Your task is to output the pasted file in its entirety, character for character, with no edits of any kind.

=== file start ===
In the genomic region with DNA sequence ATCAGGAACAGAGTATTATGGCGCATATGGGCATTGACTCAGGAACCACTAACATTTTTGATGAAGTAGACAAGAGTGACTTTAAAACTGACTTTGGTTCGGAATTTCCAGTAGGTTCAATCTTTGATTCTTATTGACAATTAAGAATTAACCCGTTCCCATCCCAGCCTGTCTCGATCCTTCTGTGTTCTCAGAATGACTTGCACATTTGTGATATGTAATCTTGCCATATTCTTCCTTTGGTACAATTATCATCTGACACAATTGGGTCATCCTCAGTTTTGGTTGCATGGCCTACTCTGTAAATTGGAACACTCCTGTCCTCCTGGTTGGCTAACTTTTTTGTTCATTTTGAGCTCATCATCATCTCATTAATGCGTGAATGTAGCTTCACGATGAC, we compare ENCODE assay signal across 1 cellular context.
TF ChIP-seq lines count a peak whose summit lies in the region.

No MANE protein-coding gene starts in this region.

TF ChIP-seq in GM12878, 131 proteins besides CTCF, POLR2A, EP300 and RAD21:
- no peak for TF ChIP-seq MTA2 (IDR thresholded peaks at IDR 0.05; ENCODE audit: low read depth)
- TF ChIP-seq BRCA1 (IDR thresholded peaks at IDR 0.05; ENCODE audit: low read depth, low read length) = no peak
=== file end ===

In the genomic region with DNA sequence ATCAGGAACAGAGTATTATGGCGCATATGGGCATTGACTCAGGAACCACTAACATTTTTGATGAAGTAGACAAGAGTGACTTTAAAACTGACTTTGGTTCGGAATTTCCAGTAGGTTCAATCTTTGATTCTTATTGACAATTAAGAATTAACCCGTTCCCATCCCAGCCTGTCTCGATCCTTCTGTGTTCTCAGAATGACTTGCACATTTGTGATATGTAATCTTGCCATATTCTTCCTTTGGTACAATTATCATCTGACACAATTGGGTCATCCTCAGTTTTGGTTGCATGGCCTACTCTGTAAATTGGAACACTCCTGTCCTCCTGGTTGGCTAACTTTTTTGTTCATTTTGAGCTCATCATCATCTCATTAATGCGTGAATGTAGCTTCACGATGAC, we compare ENCODE assay signal across 1 cellular context.
TF ChIP-seq lines count a peak whose summit lies in the region.

No MANE protein-coding gene starts in this region.

TF ChIP-seq in GM12878, 131 proteins besides CTCF, POLR2A, EP300 and RAD21:
- no peak for TF ChIP-seq MTA2 (IDR thresholded peaks at IDR 0.05; ENCODE audit: low read depth)
- TF ChIP-seq BRCA1 (IDR thresholded peaks at IDR 0.05; ENCODE audit: low read depth, low read length) = no peak